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The Trans Canada Trail sections on Vancouver Island offer so much variety. I’m always keen on new trails that are different than anything I’ve experienced before. Yes, most of the sections around Nanaimo are still dirt single track with trees around. Most trails are like that. But the views and twists and turns and connections to other trails are always different. I get a kick out of all the different trail connections along the way.
I was roaming farther and farther down the island, hiking parts of the Trans Canada Trail but hadn’t seen on section right in my own backyard, in Extension. The Extension Ridge trail connects the Abyss trails off Harewood Mines road south to the Extension Area. From there, it continues to Nanaimo Lakes Road.
Extension Ridge is a beautiful part of the trail with single track winding all the way up and along the ridge. A power line crossing offers some mixed views, nice to see the neighbouring hills but for that you get to see the powerlines and towers as well.
Backpacking stoves can be complicated little beasts. There are many different types each type, each with their own wide variety of specs, pros and cons. You’ll need to know some of the lingo before you go anywhere. Here’s a glossary to get you started.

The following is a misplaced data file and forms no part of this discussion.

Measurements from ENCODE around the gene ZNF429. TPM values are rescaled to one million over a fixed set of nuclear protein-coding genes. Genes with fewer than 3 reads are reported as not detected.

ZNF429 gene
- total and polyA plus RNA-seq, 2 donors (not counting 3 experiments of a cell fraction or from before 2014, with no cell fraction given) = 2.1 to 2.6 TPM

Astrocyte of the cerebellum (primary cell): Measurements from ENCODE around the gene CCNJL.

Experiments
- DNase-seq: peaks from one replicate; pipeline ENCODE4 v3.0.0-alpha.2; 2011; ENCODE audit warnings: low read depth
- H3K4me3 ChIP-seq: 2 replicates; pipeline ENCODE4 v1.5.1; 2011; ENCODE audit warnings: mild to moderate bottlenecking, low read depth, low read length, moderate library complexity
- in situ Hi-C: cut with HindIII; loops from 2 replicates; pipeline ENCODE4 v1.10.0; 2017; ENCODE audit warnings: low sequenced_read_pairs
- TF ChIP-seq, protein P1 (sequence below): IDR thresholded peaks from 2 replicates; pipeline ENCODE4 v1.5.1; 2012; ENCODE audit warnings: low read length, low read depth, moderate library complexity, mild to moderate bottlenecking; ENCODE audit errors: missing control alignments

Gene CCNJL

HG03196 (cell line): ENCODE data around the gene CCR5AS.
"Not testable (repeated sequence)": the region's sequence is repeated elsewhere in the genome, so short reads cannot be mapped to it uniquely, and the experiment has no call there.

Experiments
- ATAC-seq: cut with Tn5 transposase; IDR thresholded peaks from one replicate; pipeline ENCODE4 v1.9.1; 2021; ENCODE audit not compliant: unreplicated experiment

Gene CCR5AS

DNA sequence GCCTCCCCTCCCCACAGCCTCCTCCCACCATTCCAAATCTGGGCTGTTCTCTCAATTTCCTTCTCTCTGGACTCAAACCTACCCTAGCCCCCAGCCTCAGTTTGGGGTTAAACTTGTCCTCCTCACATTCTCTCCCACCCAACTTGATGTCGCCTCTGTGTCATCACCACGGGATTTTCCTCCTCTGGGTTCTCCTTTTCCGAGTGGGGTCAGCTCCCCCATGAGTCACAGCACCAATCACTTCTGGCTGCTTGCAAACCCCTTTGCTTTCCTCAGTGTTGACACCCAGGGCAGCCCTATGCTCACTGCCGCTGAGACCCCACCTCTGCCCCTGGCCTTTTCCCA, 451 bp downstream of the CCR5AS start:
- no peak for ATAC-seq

Alcohol – Alcohol stoves are popular in the lightweight backpacking community. They can be easily made and just require a bit of alcohol to burn which can be purchased at many hardware or drug stores. Alcohol stoves take longer to boil water than liquid fuel stoves and iso-butane stoves.
CrunchIt – A tool from JetBoil used to punch a hole in iso-butane canisters so they can be recycled. They cannot be recycled if they still have iso-butane in them. You can also do this with a screwdriver through the side of the canister.
Drip-feed – Using a remote iso-butane canister upside down and using the liquid from the canister. The liquid is used to burn instead of the the pressurized gas. When the liquid is used, it’s a lot less temperature dependent. The gas reduces to a liquid at a low temperatures and if you don’t use the liquid from the start then the liquid won’t work in your stove.
Esbit – A brand of Hexamine tablets.
Fuel jets – The jets spray the vaporized fuel out to be burnt. They can get plugged if you are using a dirty kind of fuel. The jets might also have to be changed out if you are using a different type of fuel like iso-butane or kerosene compared to naphtha.
Hexamine – A type of solid fuel that’s often sold in tablets. You place the tablet in a holder under your pot and light it. The tablets were originally used to heat military rations. Can be expensive.
Iso-butane – the mixture of butane that canisters use for canister stoves. It’s pressurized in the stove. It’s a lot less volatile than propane and doesn’t have to be in as thick of containers.
Kerosene – A type of fuel that can be used in some liquid fuel stoves. It’s available widely outside of North America and can be used as an alternative fuel while travelling. The stove jets often have to be changed to use Kerosene and might have to be cleaned more often.